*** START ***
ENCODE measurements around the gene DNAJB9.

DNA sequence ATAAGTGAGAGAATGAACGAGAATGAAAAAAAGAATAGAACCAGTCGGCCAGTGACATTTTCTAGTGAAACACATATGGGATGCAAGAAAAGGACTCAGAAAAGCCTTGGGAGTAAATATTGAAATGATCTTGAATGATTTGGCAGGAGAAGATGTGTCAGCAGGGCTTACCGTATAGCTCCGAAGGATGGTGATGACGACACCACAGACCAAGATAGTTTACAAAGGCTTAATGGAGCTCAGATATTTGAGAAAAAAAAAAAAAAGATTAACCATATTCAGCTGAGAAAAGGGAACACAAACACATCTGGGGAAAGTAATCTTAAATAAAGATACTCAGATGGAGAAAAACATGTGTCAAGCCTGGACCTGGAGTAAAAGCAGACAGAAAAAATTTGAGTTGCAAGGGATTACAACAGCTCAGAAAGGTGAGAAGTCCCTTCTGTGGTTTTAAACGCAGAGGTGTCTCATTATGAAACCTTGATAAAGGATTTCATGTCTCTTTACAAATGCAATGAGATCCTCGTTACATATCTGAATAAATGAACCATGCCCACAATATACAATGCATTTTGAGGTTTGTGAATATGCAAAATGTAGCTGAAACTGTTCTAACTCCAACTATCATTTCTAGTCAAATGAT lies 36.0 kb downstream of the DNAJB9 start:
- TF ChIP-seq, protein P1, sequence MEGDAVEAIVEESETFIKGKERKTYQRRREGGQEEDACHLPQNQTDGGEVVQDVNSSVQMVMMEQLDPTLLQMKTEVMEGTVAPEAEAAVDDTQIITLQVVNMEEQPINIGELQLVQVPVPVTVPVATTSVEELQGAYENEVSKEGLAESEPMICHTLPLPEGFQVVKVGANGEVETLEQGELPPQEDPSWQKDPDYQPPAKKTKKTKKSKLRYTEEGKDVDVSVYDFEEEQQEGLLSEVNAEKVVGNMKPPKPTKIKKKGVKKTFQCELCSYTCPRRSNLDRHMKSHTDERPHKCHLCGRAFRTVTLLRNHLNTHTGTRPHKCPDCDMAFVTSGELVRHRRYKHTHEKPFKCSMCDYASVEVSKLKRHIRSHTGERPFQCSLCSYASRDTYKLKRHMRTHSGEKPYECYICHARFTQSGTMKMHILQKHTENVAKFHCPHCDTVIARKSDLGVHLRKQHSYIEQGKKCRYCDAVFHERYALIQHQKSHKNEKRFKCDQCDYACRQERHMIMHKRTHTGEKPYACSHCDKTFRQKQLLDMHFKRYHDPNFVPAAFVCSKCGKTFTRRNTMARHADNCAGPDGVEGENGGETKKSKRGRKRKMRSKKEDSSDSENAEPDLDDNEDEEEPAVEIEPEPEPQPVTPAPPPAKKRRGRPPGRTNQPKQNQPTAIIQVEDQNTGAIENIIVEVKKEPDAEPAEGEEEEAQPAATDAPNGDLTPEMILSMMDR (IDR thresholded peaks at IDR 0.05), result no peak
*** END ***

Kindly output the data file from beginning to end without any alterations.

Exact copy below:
ENCODE measurements around the gene DNAJB9.

DNA sequence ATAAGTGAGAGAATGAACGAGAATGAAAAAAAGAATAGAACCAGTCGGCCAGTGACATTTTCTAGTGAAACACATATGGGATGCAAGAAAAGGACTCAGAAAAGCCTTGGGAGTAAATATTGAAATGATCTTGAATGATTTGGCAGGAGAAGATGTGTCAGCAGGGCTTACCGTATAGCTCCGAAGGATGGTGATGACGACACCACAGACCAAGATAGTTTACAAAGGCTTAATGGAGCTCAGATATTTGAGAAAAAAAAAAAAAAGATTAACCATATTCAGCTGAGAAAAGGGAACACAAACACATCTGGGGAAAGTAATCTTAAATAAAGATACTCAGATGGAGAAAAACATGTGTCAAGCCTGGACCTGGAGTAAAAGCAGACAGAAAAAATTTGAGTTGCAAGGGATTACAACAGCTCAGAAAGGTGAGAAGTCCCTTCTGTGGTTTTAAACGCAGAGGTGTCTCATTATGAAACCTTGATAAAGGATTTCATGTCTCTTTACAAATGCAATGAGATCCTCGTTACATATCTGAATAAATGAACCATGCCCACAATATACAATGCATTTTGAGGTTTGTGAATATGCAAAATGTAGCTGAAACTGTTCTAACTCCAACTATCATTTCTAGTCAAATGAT lies 36.0 kb downstream of the DNAJB9 start:
- TF ChIP-seq, protein P1, sequence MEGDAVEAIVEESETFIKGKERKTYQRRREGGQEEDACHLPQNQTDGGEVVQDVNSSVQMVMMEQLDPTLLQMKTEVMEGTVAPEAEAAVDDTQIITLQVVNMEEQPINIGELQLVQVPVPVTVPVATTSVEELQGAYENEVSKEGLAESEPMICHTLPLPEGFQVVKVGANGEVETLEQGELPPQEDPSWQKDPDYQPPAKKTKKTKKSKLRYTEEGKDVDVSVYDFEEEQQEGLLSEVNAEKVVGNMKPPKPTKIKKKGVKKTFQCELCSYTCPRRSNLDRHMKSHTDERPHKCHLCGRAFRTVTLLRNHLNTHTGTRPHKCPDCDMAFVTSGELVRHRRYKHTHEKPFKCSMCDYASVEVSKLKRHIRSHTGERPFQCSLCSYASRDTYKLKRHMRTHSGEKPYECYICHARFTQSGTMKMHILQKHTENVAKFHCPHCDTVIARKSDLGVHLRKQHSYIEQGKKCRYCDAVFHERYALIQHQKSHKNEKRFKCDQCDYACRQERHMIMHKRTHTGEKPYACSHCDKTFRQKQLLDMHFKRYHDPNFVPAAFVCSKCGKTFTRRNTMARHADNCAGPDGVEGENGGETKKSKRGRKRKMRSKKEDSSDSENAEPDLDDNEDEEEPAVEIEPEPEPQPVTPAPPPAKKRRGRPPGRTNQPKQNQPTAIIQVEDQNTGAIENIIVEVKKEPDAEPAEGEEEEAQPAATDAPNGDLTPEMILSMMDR (IDR thresholded peaks at IDR 0.05), result no peak